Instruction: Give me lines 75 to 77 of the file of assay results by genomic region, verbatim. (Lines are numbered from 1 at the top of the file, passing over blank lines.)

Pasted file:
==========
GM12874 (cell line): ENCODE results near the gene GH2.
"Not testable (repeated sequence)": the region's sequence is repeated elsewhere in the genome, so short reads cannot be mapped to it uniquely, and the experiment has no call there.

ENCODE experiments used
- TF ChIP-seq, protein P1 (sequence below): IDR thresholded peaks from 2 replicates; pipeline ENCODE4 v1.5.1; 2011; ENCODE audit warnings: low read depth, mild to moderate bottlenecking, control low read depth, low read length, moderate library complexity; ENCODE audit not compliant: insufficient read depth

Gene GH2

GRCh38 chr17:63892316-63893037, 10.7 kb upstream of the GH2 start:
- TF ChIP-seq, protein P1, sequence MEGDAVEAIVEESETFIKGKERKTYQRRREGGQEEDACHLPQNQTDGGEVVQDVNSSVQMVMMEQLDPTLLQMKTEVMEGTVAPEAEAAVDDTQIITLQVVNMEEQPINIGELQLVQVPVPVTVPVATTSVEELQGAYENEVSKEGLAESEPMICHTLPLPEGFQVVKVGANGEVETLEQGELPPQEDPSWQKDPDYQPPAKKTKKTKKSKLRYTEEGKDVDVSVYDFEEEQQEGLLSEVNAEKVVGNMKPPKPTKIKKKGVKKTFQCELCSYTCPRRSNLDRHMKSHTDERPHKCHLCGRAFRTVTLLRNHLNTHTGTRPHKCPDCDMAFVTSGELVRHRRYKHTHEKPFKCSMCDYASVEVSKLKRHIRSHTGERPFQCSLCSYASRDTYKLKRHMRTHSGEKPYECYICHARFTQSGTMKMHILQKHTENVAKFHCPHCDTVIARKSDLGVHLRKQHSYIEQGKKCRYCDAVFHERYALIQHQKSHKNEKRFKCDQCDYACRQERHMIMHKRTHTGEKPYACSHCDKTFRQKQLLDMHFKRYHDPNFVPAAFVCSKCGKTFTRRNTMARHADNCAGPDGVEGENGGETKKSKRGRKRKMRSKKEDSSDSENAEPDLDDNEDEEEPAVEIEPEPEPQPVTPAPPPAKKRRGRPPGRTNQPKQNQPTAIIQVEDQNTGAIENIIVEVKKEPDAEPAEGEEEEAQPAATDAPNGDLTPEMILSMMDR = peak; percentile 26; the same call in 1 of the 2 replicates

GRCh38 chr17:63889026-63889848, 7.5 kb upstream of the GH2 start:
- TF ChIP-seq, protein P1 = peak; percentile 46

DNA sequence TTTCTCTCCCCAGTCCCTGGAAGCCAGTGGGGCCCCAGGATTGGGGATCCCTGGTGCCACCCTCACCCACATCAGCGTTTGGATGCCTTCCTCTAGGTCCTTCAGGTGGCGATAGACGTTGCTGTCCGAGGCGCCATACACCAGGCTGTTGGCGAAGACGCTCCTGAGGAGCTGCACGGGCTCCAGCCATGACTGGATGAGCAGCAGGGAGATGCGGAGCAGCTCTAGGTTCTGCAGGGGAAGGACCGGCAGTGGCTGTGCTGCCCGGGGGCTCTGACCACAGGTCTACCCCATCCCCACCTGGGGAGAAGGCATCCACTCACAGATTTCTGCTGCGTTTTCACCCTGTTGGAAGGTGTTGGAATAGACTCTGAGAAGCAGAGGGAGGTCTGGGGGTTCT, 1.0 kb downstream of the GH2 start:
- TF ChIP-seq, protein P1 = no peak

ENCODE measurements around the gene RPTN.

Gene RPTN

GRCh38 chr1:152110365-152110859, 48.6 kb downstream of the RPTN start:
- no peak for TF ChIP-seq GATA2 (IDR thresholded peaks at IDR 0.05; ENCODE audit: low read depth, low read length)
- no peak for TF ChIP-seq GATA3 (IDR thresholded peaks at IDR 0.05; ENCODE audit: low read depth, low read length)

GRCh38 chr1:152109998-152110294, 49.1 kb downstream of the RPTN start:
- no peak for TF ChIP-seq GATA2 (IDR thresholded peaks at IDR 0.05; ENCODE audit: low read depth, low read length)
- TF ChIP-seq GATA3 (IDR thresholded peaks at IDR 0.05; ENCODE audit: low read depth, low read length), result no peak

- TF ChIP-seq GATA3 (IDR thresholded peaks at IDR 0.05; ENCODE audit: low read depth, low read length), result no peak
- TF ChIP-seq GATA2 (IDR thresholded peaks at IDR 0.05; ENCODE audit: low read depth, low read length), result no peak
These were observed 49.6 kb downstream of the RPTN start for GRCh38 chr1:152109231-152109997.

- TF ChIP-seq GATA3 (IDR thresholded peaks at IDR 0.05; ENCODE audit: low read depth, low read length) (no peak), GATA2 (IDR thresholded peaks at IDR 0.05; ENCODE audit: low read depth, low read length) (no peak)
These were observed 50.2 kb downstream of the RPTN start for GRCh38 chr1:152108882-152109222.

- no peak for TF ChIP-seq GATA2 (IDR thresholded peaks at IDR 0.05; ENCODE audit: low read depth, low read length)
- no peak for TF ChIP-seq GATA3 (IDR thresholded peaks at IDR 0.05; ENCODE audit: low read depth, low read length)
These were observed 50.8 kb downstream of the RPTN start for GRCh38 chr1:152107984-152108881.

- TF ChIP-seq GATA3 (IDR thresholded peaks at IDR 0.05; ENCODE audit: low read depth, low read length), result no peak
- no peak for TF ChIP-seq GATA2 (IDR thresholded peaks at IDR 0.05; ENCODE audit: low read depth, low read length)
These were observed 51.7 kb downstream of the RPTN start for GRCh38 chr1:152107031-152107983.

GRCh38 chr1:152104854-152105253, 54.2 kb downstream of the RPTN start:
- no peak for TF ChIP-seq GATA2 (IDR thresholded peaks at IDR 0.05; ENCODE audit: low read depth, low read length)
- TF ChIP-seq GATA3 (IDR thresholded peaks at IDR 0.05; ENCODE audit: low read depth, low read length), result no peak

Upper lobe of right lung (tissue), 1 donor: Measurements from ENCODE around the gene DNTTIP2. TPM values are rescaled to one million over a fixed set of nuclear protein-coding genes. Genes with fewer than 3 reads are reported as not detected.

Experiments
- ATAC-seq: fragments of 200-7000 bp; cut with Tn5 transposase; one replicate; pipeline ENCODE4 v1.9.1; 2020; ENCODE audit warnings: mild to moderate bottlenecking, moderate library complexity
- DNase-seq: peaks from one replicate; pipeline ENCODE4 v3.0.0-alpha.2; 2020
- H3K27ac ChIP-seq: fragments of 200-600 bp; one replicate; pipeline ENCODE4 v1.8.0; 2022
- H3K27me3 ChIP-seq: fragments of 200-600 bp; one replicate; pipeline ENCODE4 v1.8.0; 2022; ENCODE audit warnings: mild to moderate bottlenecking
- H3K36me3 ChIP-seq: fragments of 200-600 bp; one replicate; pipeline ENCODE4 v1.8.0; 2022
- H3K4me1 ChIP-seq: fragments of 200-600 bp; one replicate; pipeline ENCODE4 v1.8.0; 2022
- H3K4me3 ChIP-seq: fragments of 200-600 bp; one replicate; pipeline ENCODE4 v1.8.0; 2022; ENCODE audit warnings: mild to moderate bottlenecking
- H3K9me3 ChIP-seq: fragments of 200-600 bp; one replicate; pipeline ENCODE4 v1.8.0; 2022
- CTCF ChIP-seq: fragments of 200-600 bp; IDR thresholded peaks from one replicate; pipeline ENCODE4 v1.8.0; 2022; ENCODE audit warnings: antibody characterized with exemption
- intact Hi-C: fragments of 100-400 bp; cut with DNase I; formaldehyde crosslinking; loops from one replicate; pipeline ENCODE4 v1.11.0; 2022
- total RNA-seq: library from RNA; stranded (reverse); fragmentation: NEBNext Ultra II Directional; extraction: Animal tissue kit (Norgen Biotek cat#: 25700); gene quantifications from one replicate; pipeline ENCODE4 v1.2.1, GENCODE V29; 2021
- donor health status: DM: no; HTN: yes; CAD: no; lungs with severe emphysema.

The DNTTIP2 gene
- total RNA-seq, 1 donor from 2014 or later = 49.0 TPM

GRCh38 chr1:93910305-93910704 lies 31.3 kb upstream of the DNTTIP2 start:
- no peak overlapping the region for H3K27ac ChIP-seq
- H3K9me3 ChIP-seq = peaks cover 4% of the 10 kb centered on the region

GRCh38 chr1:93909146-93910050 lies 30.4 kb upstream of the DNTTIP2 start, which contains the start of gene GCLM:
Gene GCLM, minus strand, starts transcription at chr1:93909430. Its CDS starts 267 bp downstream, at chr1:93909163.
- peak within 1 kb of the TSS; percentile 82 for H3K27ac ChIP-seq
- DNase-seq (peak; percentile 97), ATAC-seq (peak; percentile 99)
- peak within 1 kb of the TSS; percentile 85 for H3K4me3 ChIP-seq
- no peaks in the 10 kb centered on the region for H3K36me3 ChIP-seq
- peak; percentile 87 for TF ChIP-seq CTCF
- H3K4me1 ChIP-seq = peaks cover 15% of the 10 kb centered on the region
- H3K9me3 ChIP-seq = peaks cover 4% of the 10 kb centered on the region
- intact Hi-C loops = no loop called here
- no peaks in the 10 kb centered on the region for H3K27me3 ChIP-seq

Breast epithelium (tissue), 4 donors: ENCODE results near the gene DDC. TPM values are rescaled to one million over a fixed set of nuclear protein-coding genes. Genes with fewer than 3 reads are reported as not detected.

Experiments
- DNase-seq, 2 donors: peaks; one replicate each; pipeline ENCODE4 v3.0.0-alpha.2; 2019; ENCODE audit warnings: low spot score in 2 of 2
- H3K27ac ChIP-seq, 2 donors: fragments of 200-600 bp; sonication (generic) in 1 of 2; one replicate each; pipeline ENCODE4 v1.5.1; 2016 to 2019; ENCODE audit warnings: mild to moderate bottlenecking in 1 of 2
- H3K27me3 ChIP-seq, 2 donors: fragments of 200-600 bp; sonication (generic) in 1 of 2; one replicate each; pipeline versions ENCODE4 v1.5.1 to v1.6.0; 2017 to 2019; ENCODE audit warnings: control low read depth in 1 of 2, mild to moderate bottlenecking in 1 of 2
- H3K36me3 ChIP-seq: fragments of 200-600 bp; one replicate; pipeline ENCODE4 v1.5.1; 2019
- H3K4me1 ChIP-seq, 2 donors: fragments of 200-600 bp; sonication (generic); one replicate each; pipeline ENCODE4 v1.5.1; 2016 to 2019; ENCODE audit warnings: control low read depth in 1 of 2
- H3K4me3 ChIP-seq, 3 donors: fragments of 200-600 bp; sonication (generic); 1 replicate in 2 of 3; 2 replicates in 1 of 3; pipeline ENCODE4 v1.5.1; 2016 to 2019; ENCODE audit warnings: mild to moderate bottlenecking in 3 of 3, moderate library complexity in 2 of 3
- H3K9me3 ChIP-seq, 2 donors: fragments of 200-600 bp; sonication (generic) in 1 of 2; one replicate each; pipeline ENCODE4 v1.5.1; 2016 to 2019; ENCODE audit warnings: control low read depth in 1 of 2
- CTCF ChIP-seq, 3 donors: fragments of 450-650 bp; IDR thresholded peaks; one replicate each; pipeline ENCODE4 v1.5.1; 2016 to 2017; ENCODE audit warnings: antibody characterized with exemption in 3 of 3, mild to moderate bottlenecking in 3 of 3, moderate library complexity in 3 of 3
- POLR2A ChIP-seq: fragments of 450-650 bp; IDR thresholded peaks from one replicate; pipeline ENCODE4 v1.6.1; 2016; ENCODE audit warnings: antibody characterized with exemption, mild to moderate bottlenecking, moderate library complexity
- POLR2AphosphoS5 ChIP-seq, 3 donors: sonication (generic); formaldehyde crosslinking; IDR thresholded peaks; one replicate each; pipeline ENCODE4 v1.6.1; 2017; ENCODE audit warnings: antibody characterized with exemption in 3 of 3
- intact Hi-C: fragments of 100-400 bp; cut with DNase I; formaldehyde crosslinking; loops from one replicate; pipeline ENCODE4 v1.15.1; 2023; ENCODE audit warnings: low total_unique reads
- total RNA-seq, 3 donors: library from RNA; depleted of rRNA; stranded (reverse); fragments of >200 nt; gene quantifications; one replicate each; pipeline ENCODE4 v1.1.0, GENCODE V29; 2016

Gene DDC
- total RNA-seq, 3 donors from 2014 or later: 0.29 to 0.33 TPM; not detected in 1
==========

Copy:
- POLR2AphosphoS5 ChIP-seq, 3 donors: sonication (generic); formaldehyde crosslinking; IDR thresholded peaks; one replicate each; pipeline ENCODE4 v1.6.1; 2017; ENCODE audit warnings: antibody characterized with exemption in 3 of 3
- intact Hi-C: fragments of 100-400 bp; cut with DNase I; formaldehyde crosslinking; loops from one replicate; pipeline ENCODE4 v1.15.1; 2023; ENCODE audit warnings: low total_unique reads
- total RNA-seq, 3 donors: library from RNA; depleted of rRNA; stranded (reverse); fragments of >200 nt; gene quantifications; one replicate each; pipeline ENCODE4 v1.1.0, GENCODE V29; 2016